Omnicare to pay $5o million to resolve Allegations of improper dispensing of controlled substances at nursing homes
The Justice Department has reached a settlement with Omnicare, Inc. in which the company will pay a $50 million civil penalty to resolve claims its various pharmacy facilities improperly dispensed controlled substances to patients at long-term care facilities across the country, said Steven M. Dettelbach, United States Attorney for the Northern District of Ohio and Drug Enforcement Administration Administrator Michele M. Leonhart.
“Federal law provides that doctors, not pharmacies, are the ones who must prescribe these highly controlled substances,” Dettelbach said. “These laws and regulations are designed to balance the need to provide for patients while preventing misuse. This case demonstrates the need to follow those rules closely throughout the industry.”
Leonhart said: “This case highlights the responsibilities of pharmacists, doctors and others when prescribing or dispensing controlled substances. DEA is committed to protecting the public health and safety by ensuring that those involved in dispensing prescription medications adhere to their responsibilities, and today’s fine demonstrates what can happen when they fail to comply with the law.”
The settlement resolves civil penalty claims made by the Justice Department against Omnicare that the company violated the Controlled Substances Act between 2007 and the present by:
- Routinely dispensing controlled substances to residents of long-term facilities without a prescription signed by a practitioner.
- In a limited emergency situation, dispensing controlled substances without an oral prescription called in by a practitioner.
- Dispensing controlled substances to residents of long-term facilities from prescriptions missing essential elements, such as drug name, dosage, strength, quantity, DEA registration number and practitioner’s name.
- Not properly documenting partially filled prescriptions thus preventing DEA from conducting an audit.
Omnicare is the nation’s leading provider of pharmaceutical care for seniors, serving on a daily basis an estimated 1.4 million residents of skilled nursing, assisted living and other healthcare facilities in 50 states and the District of Columbia.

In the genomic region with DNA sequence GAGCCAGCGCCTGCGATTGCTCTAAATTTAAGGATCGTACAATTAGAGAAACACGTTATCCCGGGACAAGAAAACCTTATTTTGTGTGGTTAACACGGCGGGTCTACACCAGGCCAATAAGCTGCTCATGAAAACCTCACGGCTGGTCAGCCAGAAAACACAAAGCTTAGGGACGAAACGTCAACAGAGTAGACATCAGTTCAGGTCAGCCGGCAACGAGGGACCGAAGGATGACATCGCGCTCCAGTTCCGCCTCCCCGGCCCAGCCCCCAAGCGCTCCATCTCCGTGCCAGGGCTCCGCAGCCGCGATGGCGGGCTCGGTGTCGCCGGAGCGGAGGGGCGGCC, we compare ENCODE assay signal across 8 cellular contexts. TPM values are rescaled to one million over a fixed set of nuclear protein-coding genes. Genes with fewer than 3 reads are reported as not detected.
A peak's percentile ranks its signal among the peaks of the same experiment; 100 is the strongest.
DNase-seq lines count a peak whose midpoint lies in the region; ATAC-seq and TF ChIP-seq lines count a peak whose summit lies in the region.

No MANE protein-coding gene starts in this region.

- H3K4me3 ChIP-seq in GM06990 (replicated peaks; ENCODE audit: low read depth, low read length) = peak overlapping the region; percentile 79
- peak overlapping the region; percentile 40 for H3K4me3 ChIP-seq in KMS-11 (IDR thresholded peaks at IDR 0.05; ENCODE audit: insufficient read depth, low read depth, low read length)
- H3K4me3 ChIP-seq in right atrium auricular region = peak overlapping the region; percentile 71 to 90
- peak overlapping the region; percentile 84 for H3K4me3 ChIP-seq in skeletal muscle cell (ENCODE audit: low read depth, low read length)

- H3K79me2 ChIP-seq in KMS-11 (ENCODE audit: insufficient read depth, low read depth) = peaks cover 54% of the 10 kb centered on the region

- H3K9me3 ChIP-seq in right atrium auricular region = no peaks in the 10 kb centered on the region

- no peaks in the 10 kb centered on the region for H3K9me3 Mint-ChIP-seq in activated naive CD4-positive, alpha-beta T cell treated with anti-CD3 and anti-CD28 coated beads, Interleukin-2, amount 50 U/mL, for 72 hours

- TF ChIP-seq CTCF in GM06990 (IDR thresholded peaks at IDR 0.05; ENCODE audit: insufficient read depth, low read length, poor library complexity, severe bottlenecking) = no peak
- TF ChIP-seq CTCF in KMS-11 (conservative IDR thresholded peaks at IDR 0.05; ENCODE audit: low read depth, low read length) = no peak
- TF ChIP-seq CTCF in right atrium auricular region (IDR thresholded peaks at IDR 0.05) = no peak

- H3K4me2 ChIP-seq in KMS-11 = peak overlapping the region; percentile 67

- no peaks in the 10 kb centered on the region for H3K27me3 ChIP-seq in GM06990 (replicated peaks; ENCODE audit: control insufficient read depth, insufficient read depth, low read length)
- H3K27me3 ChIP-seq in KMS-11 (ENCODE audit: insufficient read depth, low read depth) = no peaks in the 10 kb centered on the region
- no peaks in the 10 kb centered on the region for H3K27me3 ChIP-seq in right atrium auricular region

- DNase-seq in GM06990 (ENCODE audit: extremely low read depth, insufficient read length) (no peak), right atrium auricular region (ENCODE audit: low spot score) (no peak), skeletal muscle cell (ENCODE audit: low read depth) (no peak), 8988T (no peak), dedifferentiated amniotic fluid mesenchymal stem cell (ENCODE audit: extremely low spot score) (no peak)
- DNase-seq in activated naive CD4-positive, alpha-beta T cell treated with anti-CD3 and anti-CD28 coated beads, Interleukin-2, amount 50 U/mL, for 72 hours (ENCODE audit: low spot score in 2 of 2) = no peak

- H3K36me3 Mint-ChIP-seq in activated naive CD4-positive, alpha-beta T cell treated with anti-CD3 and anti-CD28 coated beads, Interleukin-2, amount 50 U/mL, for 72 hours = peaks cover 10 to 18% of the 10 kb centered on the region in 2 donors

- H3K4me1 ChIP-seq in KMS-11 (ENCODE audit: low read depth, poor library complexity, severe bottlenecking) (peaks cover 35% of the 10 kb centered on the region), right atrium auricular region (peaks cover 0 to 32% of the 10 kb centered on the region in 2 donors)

Federal law and regulations clearly prohibit long-term care pharmacies such as Omnicare from dispensing controlled substances without a valid prescription signed by a physician ordering the medication. In limited “emergency” circumstances, applicable law and regulations provide a special procedure for a prescribing practitioner to call in an oral prescription directly to the pharmacy, followed up within a week by a signed written prescription. Yet Omnicare has routinely accepted facility medical chart orders, oral orders from facility staff and other substitute documents and procedures as bases to dispense controlled substances, instead of requiring signed prescriptions or oral prescriptions directly from the prescribing physician.
“These practices are all-too-prevalent in the long-term care industry and are a violation of federal law,” Dettelbach said. “With today’s settlement, we hope Omnicare will lead industry-wide efforts to establish controls over the dispensation of controlled substances to the elderly.”
The two sides reached an agreement designed to avoid protracted litigation on these claims. The settlement was reached by the United States Attorney’s Office for the Northern District of Ohio with assistance from the Department of Justice Criminal Division’s Narcotic and Dangerous Drug Section, following an investigation by the DEA’s Cleveland office.
Under the terms of the agreement, Omnicare will pay $50 million to the Office of the United States Attorney for the Northern District of Ohio. This settlement covers any claims across the country.The DEA, in turn, agreed to refrain from instituting, directing, or maintaining any administrative action, including denial, suspension or revocation of Omnicare’s registration.